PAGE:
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Thursday May 6th

Art Unblocked exhibit aims to amplify the voices of disabled artists in NC

Pieces from the Art Unblocked 2021 exhibition hang on the walls of the Block Gallery in the Raleigh Municipal Building on Wednesday, Mar. 17, 2021. The exhibition feautures works of art created by emerging and established artists with disabilities.
Buy Photos Pieces from the Art Unblocked 2021 exhibition hang on the walls of the Block Gallery in the Raleigh Municipal Building on Wednesday, Mar. 17, 2021. The exhibition feautures works of art created by emerging and established artists with disabilities.

The Block Gallery in Raleigh will be promoting disabled artists and their work in the Art Unblocked Exhibit, which will be on display until May 14.

Art Unblocked is organized by Arts Access, which programs manager Megan Bostic says is a small nonprofit organization in North Carolina that works to make the arts more accessible to disabled artists or others interested in becoming involved in the arts. 

People who wish to view the exhibition in person can visit the gallery in Raleigh’s Municipal Building between Monday and Friday from 8:30 a.m. to 5:15 p.m. 

“We're not giving them a voice, they have a voice,” Bostic said. “We’re just trying to make more space for artists with disabilities.”

Last year, Arts Access partnered with the Block Gallery to find North Carolina artists who identified as having a disability for the inaugural Art Unblocked exhibition. When the pandemic struck, the 2020 exhibit was pushed to be available online only.

This year, 14 artists – ranging from emerging to established – are showing their work in person, while four more artists are showing their work virtually.

“It’s an evolving exhibition idea,” Bostic said. “The Block Gallery at Raleigh Arts has been a great partner who gives us the space and a stipend to curate the exhibit.”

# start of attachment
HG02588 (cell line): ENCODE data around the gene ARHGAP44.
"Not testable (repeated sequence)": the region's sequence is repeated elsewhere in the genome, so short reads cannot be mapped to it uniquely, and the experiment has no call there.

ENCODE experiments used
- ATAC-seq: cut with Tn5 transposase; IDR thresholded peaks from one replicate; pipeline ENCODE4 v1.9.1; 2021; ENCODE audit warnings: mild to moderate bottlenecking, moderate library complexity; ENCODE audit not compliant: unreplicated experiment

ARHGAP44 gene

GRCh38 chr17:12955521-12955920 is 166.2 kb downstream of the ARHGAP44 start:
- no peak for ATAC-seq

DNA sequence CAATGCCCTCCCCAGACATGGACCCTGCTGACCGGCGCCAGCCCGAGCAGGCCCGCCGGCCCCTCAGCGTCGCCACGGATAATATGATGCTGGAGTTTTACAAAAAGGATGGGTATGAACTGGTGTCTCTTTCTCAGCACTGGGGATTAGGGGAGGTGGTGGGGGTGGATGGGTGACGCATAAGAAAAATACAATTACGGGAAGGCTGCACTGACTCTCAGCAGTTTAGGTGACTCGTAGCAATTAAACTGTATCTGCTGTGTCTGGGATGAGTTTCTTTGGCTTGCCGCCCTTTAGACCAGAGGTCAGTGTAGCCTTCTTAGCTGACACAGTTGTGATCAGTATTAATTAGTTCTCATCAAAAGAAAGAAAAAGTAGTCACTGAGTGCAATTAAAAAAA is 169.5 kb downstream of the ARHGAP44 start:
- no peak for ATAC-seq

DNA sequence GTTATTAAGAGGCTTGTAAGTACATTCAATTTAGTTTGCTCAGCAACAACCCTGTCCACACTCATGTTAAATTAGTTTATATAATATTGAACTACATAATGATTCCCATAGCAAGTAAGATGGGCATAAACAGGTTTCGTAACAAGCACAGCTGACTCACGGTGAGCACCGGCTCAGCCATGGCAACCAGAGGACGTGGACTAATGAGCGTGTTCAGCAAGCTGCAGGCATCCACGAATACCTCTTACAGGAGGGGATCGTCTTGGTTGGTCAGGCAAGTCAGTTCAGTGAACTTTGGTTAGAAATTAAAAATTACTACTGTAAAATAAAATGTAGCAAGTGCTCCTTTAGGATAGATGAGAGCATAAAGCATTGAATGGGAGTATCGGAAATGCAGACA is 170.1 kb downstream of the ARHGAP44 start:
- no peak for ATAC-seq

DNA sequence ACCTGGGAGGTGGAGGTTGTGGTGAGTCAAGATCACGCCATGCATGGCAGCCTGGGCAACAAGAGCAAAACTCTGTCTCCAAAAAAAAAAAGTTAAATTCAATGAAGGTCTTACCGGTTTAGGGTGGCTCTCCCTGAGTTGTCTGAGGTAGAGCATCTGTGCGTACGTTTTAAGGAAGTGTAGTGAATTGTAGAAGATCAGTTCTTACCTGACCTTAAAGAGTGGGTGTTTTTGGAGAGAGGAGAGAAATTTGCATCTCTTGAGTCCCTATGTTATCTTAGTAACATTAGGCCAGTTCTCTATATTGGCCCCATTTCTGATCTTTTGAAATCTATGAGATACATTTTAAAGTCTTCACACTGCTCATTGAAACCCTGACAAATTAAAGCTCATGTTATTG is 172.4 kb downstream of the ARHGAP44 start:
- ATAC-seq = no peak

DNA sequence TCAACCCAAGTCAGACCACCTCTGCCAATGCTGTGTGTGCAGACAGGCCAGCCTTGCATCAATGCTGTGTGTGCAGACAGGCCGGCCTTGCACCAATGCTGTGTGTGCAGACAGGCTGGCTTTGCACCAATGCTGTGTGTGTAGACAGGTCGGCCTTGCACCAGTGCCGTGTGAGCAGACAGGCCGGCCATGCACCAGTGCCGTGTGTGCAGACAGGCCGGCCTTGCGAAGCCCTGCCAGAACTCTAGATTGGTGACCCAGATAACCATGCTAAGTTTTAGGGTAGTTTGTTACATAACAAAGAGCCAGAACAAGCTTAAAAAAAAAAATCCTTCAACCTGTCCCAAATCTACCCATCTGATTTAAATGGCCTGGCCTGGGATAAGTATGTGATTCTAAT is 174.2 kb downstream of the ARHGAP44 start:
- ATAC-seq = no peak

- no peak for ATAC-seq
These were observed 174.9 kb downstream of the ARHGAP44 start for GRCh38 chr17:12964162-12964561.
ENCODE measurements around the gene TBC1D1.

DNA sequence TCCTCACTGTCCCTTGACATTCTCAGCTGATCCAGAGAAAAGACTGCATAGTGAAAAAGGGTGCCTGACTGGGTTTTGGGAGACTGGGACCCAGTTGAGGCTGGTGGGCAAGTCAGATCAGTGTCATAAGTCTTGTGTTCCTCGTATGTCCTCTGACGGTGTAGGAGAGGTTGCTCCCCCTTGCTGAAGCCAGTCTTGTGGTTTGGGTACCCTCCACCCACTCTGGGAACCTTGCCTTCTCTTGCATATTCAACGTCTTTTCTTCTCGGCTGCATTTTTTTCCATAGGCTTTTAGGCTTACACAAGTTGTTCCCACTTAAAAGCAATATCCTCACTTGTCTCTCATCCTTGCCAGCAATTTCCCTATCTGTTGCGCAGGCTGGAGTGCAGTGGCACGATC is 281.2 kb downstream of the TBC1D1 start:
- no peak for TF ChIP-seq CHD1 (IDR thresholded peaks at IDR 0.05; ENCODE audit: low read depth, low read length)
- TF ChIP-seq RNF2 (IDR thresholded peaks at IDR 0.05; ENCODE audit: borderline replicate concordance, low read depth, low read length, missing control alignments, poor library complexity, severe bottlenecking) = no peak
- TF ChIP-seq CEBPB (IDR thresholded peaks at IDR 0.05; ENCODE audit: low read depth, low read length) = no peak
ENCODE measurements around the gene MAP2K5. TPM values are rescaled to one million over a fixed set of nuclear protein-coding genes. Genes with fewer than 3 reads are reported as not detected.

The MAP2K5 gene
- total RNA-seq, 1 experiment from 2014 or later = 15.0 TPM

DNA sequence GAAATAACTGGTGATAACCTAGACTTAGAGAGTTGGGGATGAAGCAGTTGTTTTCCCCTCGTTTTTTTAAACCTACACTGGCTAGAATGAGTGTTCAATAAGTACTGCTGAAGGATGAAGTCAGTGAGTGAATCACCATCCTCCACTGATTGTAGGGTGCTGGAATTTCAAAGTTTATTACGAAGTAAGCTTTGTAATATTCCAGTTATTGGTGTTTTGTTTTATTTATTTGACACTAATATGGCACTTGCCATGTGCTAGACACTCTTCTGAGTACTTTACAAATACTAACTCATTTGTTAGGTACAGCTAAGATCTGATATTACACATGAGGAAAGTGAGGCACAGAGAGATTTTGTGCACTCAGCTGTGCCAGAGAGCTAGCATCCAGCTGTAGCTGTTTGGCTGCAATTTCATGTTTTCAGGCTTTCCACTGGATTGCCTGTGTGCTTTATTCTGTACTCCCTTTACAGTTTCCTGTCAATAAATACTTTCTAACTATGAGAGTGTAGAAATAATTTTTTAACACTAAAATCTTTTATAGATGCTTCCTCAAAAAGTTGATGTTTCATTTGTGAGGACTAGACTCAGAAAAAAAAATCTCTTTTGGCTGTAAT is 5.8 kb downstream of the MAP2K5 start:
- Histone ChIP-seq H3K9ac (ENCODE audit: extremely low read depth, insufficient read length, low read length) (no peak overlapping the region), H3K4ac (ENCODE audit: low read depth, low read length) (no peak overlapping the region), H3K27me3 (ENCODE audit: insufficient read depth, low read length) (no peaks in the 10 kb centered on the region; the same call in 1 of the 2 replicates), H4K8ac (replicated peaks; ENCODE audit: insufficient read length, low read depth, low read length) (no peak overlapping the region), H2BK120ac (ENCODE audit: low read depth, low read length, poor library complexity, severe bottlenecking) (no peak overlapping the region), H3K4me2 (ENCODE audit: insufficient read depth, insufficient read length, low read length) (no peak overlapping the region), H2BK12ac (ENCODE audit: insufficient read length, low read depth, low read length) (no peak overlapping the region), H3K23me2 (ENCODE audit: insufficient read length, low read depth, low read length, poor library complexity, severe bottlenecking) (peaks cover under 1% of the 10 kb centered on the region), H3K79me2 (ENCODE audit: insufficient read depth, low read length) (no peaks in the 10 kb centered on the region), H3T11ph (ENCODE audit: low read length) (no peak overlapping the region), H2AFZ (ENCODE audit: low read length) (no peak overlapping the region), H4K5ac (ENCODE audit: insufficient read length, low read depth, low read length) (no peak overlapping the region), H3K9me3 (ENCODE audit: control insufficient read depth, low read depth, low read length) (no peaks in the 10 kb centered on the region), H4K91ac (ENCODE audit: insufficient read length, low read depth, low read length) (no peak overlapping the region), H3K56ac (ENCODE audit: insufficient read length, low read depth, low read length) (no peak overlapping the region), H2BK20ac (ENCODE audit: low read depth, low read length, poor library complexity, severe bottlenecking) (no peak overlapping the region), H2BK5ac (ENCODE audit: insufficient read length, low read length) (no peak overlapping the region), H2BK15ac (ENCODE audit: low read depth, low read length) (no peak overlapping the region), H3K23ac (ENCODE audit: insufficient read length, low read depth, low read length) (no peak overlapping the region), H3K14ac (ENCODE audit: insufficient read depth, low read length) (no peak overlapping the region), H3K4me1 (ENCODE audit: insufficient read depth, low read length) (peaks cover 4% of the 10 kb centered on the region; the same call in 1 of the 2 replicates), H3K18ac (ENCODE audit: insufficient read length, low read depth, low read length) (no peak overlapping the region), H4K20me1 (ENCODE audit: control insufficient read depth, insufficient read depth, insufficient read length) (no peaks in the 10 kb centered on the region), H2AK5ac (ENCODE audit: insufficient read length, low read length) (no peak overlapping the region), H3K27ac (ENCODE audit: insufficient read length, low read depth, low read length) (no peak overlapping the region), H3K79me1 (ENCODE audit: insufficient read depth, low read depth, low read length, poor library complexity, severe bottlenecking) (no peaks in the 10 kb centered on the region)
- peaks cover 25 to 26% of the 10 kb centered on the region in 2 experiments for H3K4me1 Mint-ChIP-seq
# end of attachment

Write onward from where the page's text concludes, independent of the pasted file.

Bostic said Art Unblocked is a fully accessible exhibit – admission is free, there is accessible parking and each piece is accompanied by a written and audio description. Anyone who would like a personalized audio description can email Bostic directly. 

One of the 14 featured artists is Gillian Fink, a painter from Chapel Hill. Her creative process starts with searching for images that inspire her – ranging from fairies and Chinese dragons to skylines and aquariums. She depicts the images in detail with acrylic paint markers.

Fink is a prolific artist and said she dedicates time to creative endeavors every day – not just painting, but sewing costumes as well.

“I’ve done quite a bit,” Fink said. “But sometimes I take a break between paintings to work on other projects.”

Fink has three paintings showing in the exhibit, each fitting into her characteristic style defined by dark lines and bright colors. She said her favorite one being shown is “Desert View,” which depicts day and night in the desert.

“I love deserts,” Fink said. “I love to see them and the animals that live there during the night and during the day.”

Fink will be discussing her work in a virtual artist talk on April 20 at 7 p.m., where ASL and audio description will be provided. 

Another artist that will present is Kathryn DeMarco, whose medium of choice is collage. DeMarco said she began using this medium in college when she was taking drawing classes.

“I started to draw with paper,” DeMarco said. “I like the way you can fix things with collage and you can add interesting little details that can hide in there.”

DeMarco focuses mainly on self-portraits and animal portraits, and even does commissions of people’s pets. She likes to incorporate details that resonate with viewers, such as words, pieces of journal pages or family photos.

One of her works that is featured in Art Unblocked is a portrait of her kitten – and in the background, you can see some of her past artwork that she cut up and added to the collage.

DeMarco was recruited to be a part of the exhibit after showing work about her Type 1 diabetes at the Cameron Art Museum in Wilmington, and said she has enjoyed working with Arts Access.

“We all have different issues that we have to deal with, and I think that’s what Arts Access is about: making everything accessible, and realizing that we all come from a different point with our health and our lives,” DeMarco said.

People who wish to view the exhibition in person can visit the gallery in Raleigh’s Municipal Building between Monday and Friday from 8:30 a.m. to 5:15 p.m, or the artwork can be viewed online. All visitors must adhere to COVID-19 guidelines including masking, social distancing and completing a basic wellness check.

@lchubb4

arts@dailytarheel.com

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